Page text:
Faced with actual, persistent chaos, I’ve realized there was never a way to outpace danger.
Michelle Obama wants to know if I have a plan to vote. The financial-services company hopes I have a plan for retirement. (“Will the world always be this unpredictable?” its paternalistic print ad asks.) My family inquires about the plan for the Thanksgiving menu, and my colleague texts to confirm our after-work plan. It’s a sign of my distress, I think, that my brain hears all these ordinary requests as assaults and responds with a shower-scene scream. No, I do not, my inner self says. I do not have a single freaking plan.
I have always been a planner, a control freak, the kind of person who — not wanting to leave anything to chance — obtains prescription birth control before she has sex for the very first time. I like a destination, a hotel reservation, a meeting place; I like to know what time dinner will be served and who’s going to be there and whether the invitation includes a plus one. I want to find out in advance what kind of coffee maker comes with the share house and whether the deadline is this week or next.
Planning, the neuroscientists tell me, is the brain’s healthy response to uncertainty. When anticipating the future, one’s brain casts back to past experience then recalibrates to anticipate and manage what will come next. It’s hard not to know what the future holds — stressful, the neuroscientists say. Making plans is the evolutionary defense against sudden movements, the proverbial tiger jumping out of the proverbial woods. Humans minimize unknowns to survive. “The better people tune their beliefs about uncertainty, the better they were able to predict future outcomes,” Achim Peters, a German brain researcher, wrote in a journal in 2017. The more our brains are able to absorb, understand, and process our past experience, the better we are at managing the future. That way, in times of uncertainty and threat, you know to build a fence. You make a fire. You write a will. You post a sentinel outside the gate.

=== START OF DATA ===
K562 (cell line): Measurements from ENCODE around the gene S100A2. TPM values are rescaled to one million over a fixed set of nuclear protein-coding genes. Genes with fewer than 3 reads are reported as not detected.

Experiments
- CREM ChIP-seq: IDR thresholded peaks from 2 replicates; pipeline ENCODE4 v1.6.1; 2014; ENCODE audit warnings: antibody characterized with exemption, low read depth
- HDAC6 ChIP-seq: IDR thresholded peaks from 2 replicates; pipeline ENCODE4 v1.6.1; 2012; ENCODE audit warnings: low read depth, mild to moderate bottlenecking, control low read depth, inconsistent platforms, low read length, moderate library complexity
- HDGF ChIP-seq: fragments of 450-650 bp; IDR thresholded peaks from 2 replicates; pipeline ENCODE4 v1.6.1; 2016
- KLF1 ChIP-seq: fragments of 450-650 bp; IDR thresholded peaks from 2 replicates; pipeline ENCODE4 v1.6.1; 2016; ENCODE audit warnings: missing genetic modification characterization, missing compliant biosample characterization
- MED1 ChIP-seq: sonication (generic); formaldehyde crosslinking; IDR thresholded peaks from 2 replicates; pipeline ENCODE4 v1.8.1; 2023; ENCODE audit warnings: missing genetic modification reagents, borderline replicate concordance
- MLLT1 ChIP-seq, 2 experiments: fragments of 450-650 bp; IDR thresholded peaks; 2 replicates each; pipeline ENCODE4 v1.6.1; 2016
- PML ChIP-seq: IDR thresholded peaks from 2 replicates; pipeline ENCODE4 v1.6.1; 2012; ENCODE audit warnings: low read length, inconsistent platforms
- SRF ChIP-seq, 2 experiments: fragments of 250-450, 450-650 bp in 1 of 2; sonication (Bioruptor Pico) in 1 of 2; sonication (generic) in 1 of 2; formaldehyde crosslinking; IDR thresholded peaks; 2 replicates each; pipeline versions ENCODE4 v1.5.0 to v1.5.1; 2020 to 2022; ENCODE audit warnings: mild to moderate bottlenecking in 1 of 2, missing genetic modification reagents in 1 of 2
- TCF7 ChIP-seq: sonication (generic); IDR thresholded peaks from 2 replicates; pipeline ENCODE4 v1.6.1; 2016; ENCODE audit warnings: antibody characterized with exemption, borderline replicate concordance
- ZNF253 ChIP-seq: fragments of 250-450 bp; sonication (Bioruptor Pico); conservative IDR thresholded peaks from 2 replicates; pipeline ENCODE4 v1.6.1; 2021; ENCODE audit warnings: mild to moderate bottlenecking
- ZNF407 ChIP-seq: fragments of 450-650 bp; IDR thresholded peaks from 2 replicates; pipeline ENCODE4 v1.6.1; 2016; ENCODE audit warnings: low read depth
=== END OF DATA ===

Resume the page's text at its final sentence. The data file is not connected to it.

No wonder we are all so fucking tired all the time. After a season of uprisings and fires, and a Supreme Court justice sworn in after dark, another Election Day is upon us and a forecast of continued upheaval. (Remember when people used to watch the Weather Channel for fun?) The vaccine will come in December or February or June, and maybe people will take it but maybe they won’t; the city encouraged kids to go to school, but then it encouraged families to keep their kids at home. Fires that started burning in September aren’t yet extinguished, and COVID cases are reaching daily new peaks. Election coverage will almost certainly be an all-night slog and likely inconclusive at that. Pennsylvania, contested and with 20 electoral votes, doesn’t expect to have ballots counted until the end of the week, and who knows what Trump will say or do and which of his cronies will back him up?
I keep thinking about the word “unprecedented” — how until this year it was officious hyperbole, usually applied to some professional or athletic accomplishment. Now no other word describes reality more. Still, my brain has questions. Should my kid sign up for the SATs? Should I keep bottled water in the pantry and gas in my car? Friends mention their own plans — to hoard food, to leave town, to cash out, to buy in, to sit tight, to start something — and I’m filled with panic and dread. What the hell am I supposed to do now?